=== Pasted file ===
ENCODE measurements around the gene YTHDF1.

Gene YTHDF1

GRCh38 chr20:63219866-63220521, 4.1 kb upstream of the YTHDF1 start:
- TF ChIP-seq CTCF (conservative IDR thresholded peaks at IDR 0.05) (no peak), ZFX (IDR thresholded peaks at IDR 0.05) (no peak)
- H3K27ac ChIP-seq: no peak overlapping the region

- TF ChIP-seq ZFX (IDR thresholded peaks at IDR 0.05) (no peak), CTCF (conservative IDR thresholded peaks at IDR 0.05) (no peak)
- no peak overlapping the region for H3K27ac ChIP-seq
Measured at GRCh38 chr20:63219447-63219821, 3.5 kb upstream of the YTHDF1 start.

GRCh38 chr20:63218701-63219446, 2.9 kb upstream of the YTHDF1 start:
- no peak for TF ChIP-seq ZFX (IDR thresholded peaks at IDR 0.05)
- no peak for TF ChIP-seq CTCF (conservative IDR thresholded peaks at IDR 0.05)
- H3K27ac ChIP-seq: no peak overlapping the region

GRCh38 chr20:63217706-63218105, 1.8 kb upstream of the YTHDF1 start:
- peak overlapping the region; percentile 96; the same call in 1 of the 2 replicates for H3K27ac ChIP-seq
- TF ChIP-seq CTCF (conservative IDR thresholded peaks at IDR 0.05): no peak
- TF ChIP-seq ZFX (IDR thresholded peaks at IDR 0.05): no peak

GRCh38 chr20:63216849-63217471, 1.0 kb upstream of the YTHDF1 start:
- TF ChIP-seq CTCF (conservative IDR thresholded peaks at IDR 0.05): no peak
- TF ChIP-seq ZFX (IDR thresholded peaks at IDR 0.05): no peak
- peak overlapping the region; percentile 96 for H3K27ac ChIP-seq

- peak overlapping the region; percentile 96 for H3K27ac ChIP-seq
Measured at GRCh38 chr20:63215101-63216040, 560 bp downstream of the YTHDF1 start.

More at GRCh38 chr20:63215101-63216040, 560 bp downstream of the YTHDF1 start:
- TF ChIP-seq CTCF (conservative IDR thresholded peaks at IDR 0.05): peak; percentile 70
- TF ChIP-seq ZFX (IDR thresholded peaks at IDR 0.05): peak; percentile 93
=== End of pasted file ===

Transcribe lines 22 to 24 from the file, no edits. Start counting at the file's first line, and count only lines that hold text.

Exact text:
Measured at GRCh38 chr20:63215101-63216040, 560 bp downstream of the YTHDF1 start.

More at GRCh38 chr20:63215101-63216040, 560 bp downstream of the YTHDF1 start:
- TF ChIP-seq CTCF (conservative IDR thresholded peaks at IDR 0.05): peak; percentile 70